Authorities have begun a criminal investigation into the Los Angeles Hash-Oil Warehouse, which rocked several buildings and injured 12 firefighters, according to reports.
The cause of Saturday’s massive bombing at Smoke Tokas in the city’s Little Tokyo section has not been determined, but investigators say carbon dioxide and butane canisters were found inside a one-storey building. Los Angeles Times reports.
“We are in the early stages of the investigation,” said LAPD Assistant Chief Horace Frank. “We’re looking at every aspect at this point … the explosion is so great that the firefighters are so lucky to be alive.”
The explosion in a one-storey commercial building occurred in a commercial district known for smoke shops, and officials refer to the area as Bong Ro.
Said Los Angeles Fire Department Capt. Eric Scott.
A total of 11 firefighters were treated for burns at a hospital, while another firefighter was released from the emergency room. As of Sunday morning, eight people were hospitalized, two of them in critical but stable condition, according to the newspaper.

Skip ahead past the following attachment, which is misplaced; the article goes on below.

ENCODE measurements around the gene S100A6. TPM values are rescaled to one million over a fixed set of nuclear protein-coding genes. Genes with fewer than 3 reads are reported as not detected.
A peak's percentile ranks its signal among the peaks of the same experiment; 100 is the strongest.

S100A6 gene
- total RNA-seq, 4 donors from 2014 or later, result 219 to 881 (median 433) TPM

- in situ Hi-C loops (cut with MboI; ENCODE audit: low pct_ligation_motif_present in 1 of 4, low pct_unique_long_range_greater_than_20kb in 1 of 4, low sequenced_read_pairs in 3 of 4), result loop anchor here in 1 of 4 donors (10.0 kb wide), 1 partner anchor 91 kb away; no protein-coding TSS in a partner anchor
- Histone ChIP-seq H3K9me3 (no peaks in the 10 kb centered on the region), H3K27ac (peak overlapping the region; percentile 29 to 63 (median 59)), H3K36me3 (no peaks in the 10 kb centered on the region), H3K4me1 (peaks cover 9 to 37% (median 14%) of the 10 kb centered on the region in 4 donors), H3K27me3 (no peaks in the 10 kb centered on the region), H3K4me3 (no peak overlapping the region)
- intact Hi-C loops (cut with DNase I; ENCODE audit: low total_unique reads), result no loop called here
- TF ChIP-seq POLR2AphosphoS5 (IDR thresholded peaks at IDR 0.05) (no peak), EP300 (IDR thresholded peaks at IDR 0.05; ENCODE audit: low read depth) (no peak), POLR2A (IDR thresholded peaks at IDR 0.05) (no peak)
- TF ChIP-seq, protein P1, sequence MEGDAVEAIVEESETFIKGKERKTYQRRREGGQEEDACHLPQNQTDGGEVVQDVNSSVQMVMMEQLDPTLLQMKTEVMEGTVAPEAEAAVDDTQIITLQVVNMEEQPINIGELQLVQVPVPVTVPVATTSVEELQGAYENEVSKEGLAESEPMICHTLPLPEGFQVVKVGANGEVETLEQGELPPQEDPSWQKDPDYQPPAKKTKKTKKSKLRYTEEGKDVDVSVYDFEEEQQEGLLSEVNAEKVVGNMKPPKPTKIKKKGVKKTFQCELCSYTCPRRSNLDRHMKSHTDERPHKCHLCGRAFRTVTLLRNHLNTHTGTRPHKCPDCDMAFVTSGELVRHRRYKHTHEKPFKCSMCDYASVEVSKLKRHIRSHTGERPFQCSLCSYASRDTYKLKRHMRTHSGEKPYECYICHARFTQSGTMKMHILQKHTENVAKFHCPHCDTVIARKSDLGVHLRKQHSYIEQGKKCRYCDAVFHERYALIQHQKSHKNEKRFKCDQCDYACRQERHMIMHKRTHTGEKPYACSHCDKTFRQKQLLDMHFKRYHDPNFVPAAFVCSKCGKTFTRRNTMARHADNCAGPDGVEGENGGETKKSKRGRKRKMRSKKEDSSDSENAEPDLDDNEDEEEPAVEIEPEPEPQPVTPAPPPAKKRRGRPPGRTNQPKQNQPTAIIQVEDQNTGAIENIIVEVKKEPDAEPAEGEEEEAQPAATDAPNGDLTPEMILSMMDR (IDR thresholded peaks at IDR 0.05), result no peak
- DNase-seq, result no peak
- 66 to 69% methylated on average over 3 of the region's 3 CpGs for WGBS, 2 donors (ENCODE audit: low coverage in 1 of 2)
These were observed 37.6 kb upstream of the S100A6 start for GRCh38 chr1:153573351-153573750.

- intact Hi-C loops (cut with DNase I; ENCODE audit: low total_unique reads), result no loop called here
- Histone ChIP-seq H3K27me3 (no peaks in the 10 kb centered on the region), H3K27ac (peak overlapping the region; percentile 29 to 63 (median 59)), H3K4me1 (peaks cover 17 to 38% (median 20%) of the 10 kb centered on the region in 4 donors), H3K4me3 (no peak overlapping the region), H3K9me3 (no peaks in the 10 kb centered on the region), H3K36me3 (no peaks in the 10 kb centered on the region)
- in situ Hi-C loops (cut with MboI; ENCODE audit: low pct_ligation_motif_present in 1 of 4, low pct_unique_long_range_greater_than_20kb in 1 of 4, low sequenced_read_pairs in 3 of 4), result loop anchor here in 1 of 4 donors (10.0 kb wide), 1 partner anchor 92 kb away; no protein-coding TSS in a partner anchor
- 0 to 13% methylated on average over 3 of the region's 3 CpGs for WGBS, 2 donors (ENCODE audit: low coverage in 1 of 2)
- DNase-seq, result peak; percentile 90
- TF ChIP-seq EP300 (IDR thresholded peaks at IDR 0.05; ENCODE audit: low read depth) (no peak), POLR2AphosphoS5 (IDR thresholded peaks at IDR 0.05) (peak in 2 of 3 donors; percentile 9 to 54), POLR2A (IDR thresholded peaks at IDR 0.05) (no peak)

All firefighters are expected to survive, fire officials said.
Some firefighters used power wood to access the building from its roof, while others went inside to find where the fire was coming from, Scott said.
“This was usually the case until they heard loud, high-pitched sounds – they described it as a jet engine spinning – with compressed smoke,” he said.
The subsequent explosion caused a blast at 30 feet wide, Scott said.
“This is one of the worst incidents in recent history,” Scott continued. “Our firefighters were chased off the roof, and the aerial ladder was taken to safety by a blowtorch.”
Investigators with the Alcohol, Firearms and Explosives Bureau were expected to arrive in Los Angeles on Monday to assist with the investigation. Meanwhile, the owner of the business could not be reached for comment, the Times reported.
Business – Delivering THC-containing compounds extracted from cannabis using butane – firefighters no warning boards outside flammable gas, sources He told NBC News.